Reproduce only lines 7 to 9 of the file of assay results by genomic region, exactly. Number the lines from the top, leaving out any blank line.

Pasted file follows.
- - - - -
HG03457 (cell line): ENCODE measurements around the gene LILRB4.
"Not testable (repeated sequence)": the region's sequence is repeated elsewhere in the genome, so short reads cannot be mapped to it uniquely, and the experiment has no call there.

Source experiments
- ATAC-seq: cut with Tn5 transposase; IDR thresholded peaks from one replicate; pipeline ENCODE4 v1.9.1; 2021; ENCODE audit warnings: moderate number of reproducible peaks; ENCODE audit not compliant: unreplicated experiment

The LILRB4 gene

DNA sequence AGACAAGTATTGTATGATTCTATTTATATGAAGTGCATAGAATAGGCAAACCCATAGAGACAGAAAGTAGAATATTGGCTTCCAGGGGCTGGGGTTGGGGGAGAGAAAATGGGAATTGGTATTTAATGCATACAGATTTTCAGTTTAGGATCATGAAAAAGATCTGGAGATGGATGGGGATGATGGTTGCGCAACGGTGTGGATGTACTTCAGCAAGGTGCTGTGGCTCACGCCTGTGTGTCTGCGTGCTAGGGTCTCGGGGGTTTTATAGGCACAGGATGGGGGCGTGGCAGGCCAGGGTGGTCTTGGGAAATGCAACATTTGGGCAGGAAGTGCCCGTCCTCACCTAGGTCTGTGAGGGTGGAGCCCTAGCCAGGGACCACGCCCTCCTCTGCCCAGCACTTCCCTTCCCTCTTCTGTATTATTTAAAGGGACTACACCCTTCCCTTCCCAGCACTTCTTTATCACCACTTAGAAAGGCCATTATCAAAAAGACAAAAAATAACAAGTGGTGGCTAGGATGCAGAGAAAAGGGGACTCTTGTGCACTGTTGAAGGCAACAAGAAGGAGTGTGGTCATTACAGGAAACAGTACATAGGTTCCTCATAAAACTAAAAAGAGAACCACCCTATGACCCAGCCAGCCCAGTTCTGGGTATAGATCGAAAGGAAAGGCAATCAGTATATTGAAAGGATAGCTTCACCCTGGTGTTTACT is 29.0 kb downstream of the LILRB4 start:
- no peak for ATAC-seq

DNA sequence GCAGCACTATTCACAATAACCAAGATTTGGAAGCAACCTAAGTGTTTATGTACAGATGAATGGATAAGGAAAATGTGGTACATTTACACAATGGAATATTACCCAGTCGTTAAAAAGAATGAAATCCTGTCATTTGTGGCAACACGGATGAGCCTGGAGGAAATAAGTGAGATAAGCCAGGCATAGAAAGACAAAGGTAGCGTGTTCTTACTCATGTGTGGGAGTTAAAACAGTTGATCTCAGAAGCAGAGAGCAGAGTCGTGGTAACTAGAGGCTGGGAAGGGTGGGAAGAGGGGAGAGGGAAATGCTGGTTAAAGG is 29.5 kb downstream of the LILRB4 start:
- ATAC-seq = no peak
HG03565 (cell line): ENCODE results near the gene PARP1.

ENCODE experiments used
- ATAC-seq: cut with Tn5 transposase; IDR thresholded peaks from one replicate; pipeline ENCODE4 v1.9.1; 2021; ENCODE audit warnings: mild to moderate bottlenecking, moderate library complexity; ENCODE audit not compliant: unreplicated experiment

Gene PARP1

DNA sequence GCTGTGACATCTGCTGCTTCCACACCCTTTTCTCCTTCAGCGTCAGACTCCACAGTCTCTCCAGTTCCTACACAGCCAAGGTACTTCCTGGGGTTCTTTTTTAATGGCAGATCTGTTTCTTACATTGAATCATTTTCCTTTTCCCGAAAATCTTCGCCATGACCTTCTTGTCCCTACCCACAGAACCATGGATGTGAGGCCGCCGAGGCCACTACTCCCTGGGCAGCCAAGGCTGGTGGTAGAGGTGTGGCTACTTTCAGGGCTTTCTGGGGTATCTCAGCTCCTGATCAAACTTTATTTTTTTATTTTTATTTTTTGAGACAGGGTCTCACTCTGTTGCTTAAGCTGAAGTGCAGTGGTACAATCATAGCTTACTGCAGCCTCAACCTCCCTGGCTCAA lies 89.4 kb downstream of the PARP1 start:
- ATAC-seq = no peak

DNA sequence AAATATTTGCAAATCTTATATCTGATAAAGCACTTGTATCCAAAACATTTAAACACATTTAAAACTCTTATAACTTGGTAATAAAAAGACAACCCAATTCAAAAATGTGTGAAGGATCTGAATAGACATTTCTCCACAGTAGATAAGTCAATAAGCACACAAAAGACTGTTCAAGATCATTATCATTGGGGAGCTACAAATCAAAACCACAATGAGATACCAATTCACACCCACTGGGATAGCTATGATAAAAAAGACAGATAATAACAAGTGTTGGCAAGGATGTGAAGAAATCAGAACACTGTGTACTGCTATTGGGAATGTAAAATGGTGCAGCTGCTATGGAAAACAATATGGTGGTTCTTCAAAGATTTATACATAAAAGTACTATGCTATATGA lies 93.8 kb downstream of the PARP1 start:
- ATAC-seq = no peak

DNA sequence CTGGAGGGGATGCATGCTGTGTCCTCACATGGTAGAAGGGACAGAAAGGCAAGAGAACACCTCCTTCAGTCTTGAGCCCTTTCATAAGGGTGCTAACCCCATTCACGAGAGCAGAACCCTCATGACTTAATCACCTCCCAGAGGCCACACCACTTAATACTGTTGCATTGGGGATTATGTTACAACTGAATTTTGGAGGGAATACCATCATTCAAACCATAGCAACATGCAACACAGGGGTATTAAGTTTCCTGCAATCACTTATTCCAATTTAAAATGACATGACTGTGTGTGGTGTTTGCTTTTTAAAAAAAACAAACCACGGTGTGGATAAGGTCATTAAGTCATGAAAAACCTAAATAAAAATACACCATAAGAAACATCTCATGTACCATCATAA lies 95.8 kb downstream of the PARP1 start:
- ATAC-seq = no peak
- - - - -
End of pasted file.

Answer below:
- no peak for ATAC-seq

DNA sequence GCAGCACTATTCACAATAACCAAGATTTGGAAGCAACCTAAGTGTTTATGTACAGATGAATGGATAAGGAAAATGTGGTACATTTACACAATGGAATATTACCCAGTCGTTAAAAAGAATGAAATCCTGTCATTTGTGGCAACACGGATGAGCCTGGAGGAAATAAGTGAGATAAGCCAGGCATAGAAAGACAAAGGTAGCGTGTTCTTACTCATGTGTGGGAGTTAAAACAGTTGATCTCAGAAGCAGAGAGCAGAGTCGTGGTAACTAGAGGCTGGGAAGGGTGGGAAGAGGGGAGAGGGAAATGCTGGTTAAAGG is 29.5 kb downstream of the LILRB4 start:
- ATAC-seq = no peak